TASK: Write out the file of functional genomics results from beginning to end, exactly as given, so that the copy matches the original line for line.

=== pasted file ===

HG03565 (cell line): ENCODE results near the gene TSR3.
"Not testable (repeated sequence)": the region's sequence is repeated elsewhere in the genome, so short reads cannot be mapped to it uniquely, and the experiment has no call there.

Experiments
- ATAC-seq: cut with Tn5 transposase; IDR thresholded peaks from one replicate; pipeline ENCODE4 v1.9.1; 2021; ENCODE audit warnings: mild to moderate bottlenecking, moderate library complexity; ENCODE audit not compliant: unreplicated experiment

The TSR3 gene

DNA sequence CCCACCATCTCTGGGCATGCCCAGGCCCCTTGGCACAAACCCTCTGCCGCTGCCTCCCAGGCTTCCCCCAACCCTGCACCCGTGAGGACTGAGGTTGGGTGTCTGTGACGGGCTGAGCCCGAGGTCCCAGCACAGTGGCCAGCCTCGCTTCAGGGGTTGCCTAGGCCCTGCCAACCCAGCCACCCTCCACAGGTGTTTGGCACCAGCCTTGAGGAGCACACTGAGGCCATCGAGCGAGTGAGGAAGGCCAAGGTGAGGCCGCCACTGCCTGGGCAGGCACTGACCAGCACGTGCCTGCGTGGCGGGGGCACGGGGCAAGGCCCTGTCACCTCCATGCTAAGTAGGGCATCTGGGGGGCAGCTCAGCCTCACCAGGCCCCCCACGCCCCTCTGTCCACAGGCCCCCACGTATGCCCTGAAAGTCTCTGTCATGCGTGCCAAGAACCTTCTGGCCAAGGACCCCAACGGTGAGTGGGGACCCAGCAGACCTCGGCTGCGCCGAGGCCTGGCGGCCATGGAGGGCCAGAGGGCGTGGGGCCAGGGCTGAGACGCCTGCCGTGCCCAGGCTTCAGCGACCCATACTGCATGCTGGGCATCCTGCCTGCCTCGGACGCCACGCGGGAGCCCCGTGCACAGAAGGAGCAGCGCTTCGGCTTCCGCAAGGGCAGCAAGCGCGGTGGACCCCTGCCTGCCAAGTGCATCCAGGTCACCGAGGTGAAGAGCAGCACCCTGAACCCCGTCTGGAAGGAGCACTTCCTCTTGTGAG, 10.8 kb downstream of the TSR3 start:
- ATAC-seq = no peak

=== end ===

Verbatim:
HG03565 (cell line): ENCODE results near the gene TSR3.
"Not testable (repeated sequence)": the region's sequence is repeated elsewhere in the genome, so short reads cannot be mapped to it uniquely, and the experiment has no call there.

Experiments
- ATAC-seq: cut with Tn5 transposase; IDR thresholded peaks from one replicate; pipeline ENCODE4 v1.9.1; 2021; ENCODE audit warnings: mild to moderate bottlenecking, moderate library complexity; ENCODE audit not compliant: unreplicated experiment

The TSR3 gene

DNA sequence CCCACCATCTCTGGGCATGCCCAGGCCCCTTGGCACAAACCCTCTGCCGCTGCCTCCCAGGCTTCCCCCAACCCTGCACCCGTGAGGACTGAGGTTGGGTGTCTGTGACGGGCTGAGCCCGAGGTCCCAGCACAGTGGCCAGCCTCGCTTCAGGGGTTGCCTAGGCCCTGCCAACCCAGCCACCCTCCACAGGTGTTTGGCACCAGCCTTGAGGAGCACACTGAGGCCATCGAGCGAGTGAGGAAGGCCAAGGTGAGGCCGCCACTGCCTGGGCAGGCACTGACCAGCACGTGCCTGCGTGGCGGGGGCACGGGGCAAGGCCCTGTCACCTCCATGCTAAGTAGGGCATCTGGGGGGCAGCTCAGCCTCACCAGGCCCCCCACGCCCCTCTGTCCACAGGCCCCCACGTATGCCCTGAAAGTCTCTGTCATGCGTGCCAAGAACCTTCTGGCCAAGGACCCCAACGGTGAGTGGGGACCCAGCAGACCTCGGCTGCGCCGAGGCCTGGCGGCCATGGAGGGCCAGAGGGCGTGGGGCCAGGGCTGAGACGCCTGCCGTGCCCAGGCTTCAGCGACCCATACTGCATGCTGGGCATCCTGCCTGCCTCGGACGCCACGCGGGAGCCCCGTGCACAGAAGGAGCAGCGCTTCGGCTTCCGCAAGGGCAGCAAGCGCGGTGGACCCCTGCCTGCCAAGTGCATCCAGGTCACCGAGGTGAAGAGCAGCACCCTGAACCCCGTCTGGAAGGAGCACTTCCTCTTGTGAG, 10.8 kb downstream of the TSR3 start:
- ATAC-seq = no peak